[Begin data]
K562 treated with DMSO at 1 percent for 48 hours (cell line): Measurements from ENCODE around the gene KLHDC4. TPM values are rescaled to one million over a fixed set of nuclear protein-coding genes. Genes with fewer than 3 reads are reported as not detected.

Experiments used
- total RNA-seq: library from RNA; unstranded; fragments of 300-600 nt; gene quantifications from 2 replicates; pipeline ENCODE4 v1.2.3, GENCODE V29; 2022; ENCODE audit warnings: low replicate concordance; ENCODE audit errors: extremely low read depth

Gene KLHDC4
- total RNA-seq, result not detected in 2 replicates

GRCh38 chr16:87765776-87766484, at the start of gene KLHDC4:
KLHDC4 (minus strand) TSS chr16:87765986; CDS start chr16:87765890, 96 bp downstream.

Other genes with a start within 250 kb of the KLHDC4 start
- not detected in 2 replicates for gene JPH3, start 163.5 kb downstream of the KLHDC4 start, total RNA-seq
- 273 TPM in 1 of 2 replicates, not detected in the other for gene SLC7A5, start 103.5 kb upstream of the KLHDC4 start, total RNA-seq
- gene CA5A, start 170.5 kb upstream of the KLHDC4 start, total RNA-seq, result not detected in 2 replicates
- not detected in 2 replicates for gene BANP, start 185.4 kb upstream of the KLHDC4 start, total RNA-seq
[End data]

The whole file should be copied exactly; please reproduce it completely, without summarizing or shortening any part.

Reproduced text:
K562 treated with DMSO at 1 percent for 48 hours (cell line): Measurements from ENCODE around the gene KLHDC4. TPM values are rescaled to one million over a fixed set of nuclear protein-coding genes. Genes with fewer than 3 reads are reported as not detected.

Experiments used
- total RNA-seq: library from RNA; unstranded; fragments of 300-600 nt; gene quantifications from 2 replicates; pipeline ENCODE4 v1.2.3, GENCODE V29; 2022; ENCODE audit warnings: low replicate concordance; ENCODE audit errors: extremely low read depth

Gene KLHDC4
- total RNA-seq, result not detected in 2 replicates

GRCh38 chr16:87765776-87766484, at the start of gene KLHDC4:
KLHDC4 (minus strand) TSS chr16:87765986; CDS start chr16:87765890, 96 bp downstream.

Other genes with a start within 250 kb of the KLHDC4 start
- not detected in 2 replicates for gene JPH3, start 163.5 kb downstream of the KLHDC4 start, total RNA-seq
- 273 TPM in 1 of 2 replicates, not detected in the other for gene SLC7A5, start 103.5 kb upstream of the KLHDC4 start, total RNA-seq
- gene CA5A, start 170.5 kb upstream of the KLHDC4 start, total RNA-seq, result not detected in 2 replicates
- not detected in 2 replicates for gene BANP, start 185.4 kb upstream of the KLHDC4 start, total RNA-seq